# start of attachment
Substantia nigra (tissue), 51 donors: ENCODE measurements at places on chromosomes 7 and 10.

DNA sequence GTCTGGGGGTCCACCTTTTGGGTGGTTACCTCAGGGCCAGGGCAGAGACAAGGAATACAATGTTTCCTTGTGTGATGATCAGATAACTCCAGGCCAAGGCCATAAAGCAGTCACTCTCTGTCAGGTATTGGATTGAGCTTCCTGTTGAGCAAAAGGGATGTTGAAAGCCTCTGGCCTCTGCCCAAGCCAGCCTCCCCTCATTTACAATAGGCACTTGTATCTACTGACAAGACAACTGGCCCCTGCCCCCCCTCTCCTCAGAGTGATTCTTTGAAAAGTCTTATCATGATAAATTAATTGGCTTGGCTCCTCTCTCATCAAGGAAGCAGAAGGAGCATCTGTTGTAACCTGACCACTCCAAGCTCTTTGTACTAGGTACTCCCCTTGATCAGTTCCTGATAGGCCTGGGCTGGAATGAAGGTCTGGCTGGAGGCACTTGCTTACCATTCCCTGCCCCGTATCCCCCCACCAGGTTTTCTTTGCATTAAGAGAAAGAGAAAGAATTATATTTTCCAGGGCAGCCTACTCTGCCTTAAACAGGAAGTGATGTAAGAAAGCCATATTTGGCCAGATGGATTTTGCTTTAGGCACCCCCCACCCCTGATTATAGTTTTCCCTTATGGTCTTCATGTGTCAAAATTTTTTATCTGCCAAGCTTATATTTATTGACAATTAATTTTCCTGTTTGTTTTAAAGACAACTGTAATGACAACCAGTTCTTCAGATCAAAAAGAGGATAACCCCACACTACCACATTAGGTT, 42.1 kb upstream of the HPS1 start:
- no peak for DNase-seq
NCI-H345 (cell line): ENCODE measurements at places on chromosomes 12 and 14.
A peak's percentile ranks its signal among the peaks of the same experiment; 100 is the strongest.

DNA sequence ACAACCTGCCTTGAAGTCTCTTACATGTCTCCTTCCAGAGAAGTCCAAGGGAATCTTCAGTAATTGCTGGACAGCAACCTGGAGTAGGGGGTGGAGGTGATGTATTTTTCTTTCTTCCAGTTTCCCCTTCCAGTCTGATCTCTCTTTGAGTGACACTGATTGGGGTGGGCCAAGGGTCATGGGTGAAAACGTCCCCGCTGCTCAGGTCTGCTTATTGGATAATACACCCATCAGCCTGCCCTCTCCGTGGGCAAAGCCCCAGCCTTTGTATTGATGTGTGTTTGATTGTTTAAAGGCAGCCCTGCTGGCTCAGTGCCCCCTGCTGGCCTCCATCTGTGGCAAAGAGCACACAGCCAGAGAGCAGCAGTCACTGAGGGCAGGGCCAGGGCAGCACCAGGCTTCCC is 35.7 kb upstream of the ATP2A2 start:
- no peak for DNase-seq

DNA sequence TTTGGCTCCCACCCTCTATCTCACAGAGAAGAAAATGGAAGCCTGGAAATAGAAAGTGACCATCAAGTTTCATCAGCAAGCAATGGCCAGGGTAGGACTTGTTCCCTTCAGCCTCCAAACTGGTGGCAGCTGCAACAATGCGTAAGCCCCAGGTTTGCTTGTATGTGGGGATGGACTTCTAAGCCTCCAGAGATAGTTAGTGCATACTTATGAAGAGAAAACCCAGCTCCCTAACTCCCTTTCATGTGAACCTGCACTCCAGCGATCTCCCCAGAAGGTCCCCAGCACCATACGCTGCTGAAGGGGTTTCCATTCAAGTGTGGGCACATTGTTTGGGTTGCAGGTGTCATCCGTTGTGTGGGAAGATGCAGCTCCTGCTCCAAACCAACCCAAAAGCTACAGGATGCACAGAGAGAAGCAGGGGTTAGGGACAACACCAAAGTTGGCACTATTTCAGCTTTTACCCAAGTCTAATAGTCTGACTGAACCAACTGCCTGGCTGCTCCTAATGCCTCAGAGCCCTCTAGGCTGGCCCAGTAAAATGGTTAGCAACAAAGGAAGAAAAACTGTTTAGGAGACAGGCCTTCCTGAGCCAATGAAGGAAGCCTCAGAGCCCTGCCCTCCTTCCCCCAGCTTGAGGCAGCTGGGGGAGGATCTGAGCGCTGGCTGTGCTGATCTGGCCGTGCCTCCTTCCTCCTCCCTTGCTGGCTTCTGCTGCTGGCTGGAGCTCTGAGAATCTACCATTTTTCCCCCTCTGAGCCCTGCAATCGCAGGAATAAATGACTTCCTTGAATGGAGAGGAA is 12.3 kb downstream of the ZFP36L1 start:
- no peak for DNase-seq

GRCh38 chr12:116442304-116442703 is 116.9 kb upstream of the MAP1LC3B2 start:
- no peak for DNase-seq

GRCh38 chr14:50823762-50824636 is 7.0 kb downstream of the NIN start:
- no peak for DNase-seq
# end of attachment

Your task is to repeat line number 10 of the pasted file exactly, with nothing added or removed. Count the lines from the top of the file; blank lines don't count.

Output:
GRCh38 chr12:116442304-116442703 is 116.9 kb upstream of the MAP1LC3B2 start: